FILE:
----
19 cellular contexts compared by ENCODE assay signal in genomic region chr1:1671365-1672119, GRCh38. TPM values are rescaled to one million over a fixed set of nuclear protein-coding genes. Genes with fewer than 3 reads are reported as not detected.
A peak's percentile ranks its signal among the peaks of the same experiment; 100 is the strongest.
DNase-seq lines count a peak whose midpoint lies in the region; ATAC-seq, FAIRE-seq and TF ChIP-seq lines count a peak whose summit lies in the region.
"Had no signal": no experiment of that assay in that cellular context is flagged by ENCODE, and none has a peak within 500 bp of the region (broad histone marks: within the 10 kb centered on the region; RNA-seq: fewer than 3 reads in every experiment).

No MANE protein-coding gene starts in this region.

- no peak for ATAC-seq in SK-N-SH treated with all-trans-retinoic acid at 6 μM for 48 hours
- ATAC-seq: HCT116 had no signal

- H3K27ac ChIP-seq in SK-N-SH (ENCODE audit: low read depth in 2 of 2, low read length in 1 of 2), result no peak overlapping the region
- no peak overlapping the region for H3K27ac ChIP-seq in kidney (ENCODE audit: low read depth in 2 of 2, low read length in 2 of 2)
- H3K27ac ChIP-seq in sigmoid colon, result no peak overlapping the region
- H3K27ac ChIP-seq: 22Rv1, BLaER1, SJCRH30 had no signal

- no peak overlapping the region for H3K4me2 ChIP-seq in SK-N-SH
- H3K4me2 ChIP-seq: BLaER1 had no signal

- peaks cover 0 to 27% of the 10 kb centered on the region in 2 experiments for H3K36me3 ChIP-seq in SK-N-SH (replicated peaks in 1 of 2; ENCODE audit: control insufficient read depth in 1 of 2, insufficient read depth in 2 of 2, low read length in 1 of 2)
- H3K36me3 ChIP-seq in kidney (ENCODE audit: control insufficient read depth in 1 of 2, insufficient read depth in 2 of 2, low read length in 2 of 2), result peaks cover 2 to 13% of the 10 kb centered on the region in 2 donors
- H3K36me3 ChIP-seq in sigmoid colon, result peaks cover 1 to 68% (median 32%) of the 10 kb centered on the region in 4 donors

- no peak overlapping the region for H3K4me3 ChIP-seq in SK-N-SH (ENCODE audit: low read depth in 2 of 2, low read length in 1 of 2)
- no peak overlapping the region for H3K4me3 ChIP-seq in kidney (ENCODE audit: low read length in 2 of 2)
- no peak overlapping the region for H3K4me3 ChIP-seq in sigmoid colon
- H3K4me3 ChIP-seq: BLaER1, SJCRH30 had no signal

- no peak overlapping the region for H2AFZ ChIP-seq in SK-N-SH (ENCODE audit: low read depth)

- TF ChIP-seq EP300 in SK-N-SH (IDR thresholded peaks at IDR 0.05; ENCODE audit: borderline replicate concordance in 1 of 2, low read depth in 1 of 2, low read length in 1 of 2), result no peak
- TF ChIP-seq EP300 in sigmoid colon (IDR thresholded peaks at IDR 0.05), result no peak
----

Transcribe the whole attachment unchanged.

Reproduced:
19 cellular contexts compared by ENCODE assay signal in genomic region chr1:1671365-1672119, GRCh38. TPM values are rescaled to one million over a fixed set of nuclear protein-coding genes. Genes with fewer than 3 reads are reported as not detected.
A peak's percentile ranks its signal among the peaks of the same experiment; 100 is the strongest.
DNase-seq lines count a peak whose midpoint lies in the region; ATAC-seq, FAIRE-seq and TF ChIP-seq lines count a peak whose summit lies in the region.
"Had no signal": no experiment of that assay in that cellular context is flagged by ENCODE, and none has a peak within 500 bp of the region (broad histone marks: within the 10 kb centered on the region; RNA-seq: fewer than 3 reads in every experiment).

No MANE protein-coding gene starts in this region.

- no peak for ATAC-seq in SK-N-SH treated with all-trans-retinoic acid at 6 μM for 48 hours
- ATAC-seq: HCT116 had no signal

- H3K27ac ChIP-seq in SK-N-SH (ENCODE audit: low read depth in 2 of 2, low read length in 1 of 2), result no peak overlapping the region
- no peak overlapping the region for H3K27ac ChIP-seq in kidney (ENCODE audit: low read depth in 2 of 2, low read length in 2 of 2)
- H3K27ac ChIP-seq in sigmoid colon, result no peak overlapping the region
- H3K27ac ChIP-seq: 22Rv1, BLaER1, SJCRH30 had no signal

- no peak overlapping the region for H3K4me2 ChIP-seq in SK-N-SH
- H3K4me2 ChIP-seq: BLaER1 had no signal

- peaks cover 0 to 27% of the 10 kb centered on the region in 2 experiments for H3K36me3 ChIP-seq in SK-N-SH (replicated peaks in 1 of 2; ENCODE audit: control insufficient read depth in 1 of 2, insufficient read depth in 2 of 2, low read length in 1 of 2)
- H3K36me3 ChIP-seq in kidney (ENCODE audit: control insufficient read depth in 1 of 2, insufficient read depth in 2 of 2, low read length in 2 of 2), result peaks cover 2 to 13% of the 10 kb centered on the region in 2 donors
- H3K36me3 ChIP-seq in sigmoid colon, result peaks cover 1 to 68% (median 32%) of the 10 kb centered on the region in 4 donors

- no peak overlapping the region for H3K4me3 ChIP-seq in SK-N-SH (ENCODE audit: low read depth in 2 of 2, low read length in 1 of 2)
- no peak overlapping the region for H3K4me3 ChIP-seq in kidney (ENCODE audit: low read length in 2 of 2)
- no peak overlapping the region for H3K4me3 ChIP-seq in sigmoid colon
- H3K4me3 ChIP-seq: BLaER1, SJCRH30 had no signal

- no peak overlapping the region for H2AFZ ChIP-seq in SK-N-SH (ENCODE audit: low read depth)

- TF ChIP-seq EP300 in SK-N-SH (IDR thresholded peaks at IDR 0.05; ENCODE audit: borderline replicate concordance in 1 of 2, low read depth in 1 of 2, low read length in 1 of 2), result no peak
- TF ChIP-seq EP300 in sigmoid colon (IDR thresholded peaks at IDR 0.05), result no peak